At Insights, we believe self-awareness is the basis for all human endeavour and an essential requirement for sporting excellence. We therefore provide an offering aimed at enhancing individuals’ levels of self-awareness through the lens of Jungian typology, known as Insights Discovery. Using the Insights Discovery profile like a mirror, individuals are provided with a description of how they appear in the world, (how they see themselves) and how others may see them. This knowledge combined with the desire to understand more about themselves and others
enables individuals to increase their levels of selfawareness: the application of this helps individuals better understand their strengths and weaknesses as well as become more aware of emotions and how they can impact others. In our everyday lives this translates to higher levels of understanding about self and others that can lead us to actionable and directed changes for better personal relationships. In sport, Insights Discovery has served and continues to serve many additional purposes. A few of these identified by sport psychologists and high performance coaching staff are:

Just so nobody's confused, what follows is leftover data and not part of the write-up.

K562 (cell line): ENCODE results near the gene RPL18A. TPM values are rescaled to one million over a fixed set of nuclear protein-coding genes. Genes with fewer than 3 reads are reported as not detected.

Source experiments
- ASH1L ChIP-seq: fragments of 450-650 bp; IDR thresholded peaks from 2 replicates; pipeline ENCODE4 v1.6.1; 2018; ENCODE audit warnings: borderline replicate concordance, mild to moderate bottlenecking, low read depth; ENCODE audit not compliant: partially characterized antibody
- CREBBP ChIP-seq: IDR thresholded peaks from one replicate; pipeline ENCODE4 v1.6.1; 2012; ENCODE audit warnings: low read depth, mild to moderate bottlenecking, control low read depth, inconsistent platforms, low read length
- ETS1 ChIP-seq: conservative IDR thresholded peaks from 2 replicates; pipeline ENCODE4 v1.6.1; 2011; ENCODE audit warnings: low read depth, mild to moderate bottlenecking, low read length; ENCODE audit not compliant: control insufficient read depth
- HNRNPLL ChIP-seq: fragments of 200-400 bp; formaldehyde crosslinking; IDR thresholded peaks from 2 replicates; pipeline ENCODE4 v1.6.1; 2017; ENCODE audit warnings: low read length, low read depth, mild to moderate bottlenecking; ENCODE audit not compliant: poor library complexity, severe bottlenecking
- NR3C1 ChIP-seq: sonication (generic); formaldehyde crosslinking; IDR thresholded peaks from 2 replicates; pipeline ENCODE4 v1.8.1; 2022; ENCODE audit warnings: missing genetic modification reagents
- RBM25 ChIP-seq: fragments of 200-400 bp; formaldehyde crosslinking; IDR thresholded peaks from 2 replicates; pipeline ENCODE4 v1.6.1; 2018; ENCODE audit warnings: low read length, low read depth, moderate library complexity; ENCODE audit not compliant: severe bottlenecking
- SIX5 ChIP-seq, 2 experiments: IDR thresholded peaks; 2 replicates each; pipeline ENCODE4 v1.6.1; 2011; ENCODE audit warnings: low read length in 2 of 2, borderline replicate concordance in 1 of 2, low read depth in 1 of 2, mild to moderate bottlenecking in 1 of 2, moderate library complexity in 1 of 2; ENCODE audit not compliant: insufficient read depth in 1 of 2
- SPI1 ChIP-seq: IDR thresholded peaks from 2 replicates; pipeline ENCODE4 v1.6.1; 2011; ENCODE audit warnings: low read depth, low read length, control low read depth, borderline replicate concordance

“Insights Discovery has been a very useful tool as often clubs will get players from a variety of social, economic and educational backgrounds – yet everyone gets it. The straightforward manner of Insights is appealing and it increases caregiver sensitivity.”
– James Bell, former RFU Lead PsychologistBack to all resources